"Otter's Journey employs the Anishinaabe tradition of storytelling to explore how Indigenous language revitalization can inform the emerging field of Indigenous legal revitalization. Indigenous languages and laws need bodies to live in. Learning an endangered language or a suppressed legal system are similar experiences. When we bring language back to life, it becomes a medium for developing human relationships. Likewise, when laws are written on people's hearts, rather than merely on paper, true revitalization has occurred. Storytelling has the capacity to address feelings and demonstrate themes--to go beyond argumentation and theoretical exposition. Within this paradigm, Otter, the clan figure of the Chippewas of Nawash First Nation, journeys across Anishinaabe, Inuit, Maori, Coast Salish, and Abenaki territories to learn how Indigenous struggles toward self-determination compare. While Otter's Journey is guided by a literal truth, it also splices and recombines real-world events and characters. Through her engaging protagonist, Lindsay Keegitah Borrows reveals that the processes, philosophies, and standards of decision making held within Indigenous languages and laws can emerge from the layers of contemporary settler nation-state laws, policies, and language to guide us in the twenty-first century. We need the best of all people's teachings to lead us into the future."-- Provided by publisher.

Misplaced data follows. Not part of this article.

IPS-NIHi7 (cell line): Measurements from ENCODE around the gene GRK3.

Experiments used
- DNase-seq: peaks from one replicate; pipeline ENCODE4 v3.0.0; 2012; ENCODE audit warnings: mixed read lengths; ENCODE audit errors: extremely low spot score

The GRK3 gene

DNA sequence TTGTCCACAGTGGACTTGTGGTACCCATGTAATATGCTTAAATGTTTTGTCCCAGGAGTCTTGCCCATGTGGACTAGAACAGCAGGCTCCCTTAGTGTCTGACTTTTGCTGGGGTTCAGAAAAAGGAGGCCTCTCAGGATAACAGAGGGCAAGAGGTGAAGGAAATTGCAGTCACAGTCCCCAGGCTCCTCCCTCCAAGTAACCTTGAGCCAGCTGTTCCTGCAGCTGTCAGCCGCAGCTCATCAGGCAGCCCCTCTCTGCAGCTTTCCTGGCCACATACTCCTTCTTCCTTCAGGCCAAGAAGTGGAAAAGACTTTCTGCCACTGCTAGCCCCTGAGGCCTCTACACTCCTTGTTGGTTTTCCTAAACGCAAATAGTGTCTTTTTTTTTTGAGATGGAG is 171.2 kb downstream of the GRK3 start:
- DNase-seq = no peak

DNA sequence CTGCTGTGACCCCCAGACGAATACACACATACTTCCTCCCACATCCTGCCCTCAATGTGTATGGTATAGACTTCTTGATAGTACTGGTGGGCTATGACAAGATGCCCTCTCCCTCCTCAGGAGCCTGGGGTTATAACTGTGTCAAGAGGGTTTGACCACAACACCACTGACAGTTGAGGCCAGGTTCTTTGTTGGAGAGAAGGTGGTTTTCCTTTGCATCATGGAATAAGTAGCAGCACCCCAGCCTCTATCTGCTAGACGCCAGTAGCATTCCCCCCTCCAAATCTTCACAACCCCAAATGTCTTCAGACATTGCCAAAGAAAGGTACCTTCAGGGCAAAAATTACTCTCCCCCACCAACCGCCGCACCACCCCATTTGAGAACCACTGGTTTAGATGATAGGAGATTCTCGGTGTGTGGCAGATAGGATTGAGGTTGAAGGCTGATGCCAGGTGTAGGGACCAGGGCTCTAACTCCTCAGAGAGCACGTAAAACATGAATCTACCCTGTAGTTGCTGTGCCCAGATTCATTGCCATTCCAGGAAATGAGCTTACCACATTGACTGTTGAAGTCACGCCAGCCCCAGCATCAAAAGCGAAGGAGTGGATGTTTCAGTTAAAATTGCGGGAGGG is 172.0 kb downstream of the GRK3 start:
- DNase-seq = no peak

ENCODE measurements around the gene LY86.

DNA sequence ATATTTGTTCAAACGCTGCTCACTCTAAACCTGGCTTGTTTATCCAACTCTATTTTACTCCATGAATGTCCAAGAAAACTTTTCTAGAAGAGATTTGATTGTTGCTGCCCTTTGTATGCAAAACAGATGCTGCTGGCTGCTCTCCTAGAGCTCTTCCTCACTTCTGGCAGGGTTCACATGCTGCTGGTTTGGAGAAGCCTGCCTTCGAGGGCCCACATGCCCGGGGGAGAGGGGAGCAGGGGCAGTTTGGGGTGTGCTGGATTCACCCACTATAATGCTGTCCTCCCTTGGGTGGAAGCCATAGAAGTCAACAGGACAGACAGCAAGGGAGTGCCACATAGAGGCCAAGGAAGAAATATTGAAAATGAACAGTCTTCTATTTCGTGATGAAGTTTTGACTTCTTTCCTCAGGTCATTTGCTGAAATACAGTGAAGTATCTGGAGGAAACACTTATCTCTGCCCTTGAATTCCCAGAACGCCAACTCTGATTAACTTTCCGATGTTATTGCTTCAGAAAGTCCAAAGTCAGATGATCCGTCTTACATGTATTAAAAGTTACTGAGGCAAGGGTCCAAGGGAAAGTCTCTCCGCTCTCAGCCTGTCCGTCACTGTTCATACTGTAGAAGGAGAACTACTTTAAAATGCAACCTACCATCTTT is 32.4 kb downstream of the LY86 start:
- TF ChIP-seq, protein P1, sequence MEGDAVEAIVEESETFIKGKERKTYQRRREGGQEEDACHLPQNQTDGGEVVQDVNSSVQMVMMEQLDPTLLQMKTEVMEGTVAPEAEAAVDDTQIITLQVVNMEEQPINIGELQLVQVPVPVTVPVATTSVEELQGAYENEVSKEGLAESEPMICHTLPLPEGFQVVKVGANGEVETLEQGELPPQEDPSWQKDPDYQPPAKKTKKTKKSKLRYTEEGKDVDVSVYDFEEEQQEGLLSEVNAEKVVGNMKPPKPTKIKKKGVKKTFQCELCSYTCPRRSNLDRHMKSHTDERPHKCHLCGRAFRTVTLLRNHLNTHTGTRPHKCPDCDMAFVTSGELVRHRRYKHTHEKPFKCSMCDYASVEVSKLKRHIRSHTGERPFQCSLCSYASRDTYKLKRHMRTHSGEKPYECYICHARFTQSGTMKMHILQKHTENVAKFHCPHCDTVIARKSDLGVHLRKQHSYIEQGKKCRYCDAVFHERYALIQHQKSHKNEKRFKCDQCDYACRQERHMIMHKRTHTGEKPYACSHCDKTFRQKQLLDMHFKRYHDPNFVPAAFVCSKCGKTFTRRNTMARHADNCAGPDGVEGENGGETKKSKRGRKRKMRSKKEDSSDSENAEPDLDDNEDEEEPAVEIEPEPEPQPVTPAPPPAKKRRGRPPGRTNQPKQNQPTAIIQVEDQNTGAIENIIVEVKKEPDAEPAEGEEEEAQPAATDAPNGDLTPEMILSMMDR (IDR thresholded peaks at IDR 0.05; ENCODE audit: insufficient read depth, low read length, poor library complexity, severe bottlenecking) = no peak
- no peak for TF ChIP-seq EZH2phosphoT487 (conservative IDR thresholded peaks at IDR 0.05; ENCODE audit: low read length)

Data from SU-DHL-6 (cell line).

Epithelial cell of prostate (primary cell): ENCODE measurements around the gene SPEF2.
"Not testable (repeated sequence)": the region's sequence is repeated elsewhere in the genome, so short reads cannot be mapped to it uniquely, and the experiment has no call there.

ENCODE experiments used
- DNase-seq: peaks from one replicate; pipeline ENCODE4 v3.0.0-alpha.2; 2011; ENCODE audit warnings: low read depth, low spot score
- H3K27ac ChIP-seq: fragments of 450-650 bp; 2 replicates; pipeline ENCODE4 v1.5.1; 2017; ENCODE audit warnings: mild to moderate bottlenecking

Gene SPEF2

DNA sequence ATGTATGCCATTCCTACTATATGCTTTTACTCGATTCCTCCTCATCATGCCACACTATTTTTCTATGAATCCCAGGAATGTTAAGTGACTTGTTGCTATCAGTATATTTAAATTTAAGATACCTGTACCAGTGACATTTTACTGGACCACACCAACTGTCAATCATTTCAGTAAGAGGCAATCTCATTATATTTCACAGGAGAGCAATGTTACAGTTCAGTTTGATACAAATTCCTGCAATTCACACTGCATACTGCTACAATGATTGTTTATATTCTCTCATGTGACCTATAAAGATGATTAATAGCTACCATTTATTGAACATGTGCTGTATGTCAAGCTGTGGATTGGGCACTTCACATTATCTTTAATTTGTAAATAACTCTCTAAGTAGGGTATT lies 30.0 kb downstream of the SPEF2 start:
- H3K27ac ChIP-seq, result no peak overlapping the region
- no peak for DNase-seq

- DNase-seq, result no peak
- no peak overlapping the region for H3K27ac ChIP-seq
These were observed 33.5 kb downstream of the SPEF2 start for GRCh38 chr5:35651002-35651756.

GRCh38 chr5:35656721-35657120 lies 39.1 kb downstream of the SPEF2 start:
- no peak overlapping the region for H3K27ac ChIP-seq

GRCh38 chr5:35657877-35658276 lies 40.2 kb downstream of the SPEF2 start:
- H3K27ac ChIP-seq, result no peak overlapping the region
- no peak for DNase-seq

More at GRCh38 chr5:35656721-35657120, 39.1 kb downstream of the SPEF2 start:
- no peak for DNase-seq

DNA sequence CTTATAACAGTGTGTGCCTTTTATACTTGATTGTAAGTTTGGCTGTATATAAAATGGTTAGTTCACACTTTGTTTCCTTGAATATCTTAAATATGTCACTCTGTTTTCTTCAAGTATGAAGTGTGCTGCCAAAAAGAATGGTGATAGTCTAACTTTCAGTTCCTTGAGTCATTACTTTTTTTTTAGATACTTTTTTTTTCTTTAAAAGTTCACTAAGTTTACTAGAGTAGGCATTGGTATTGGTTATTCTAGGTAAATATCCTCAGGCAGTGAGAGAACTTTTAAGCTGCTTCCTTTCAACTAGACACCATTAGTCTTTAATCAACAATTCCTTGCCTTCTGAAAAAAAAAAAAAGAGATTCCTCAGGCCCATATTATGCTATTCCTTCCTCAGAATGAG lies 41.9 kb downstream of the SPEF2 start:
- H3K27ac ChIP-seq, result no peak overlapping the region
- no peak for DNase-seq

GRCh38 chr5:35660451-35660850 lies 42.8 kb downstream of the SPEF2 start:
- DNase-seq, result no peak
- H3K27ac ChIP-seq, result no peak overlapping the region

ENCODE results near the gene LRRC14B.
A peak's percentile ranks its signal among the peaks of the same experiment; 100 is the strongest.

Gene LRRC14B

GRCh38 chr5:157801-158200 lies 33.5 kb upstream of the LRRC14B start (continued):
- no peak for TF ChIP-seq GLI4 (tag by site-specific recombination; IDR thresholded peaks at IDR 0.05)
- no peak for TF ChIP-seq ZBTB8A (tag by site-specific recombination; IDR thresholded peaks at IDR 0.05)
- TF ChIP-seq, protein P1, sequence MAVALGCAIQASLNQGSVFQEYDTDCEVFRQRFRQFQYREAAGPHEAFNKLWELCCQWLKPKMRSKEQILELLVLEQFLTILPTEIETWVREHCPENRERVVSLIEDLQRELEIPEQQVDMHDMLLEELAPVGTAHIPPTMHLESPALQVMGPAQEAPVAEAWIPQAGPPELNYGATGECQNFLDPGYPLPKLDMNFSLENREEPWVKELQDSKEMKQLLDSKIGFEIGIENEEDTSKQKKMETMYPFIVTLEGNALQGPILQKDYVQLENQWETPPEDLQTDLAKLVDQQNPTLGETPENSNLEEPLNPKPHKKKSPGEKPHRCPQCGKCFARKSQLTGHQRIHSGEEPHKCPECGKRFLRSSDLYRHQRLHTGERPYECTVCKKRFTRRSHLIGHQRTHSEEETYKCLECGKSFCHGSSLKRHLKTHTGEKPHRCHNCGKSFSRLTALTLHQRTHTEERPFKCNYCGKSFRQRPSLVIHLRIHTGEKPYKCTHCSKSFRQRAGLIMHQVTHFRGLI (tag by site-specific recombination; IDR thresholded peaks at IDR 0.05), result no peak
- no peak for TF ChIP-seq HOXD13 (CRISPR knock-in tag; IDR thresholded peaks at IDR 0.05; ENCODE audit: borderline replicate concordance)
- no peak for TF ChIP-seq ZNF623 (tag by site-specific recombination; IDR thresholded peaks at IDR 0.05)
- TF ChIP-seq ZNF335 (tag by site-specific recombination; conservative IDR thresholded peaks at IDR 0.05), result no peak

Indians of North America -- Legal status, laws, etc. -- Canada.
Indigenous peoples -- Legal status, laws, etc. -- Canada.
Language revival -- Canada.
Native peoples -- Canada -- Languages.
Native peoples -- Legal status, laws, etc. -- Canada.
Storytelling -- Social aspects -- Canada.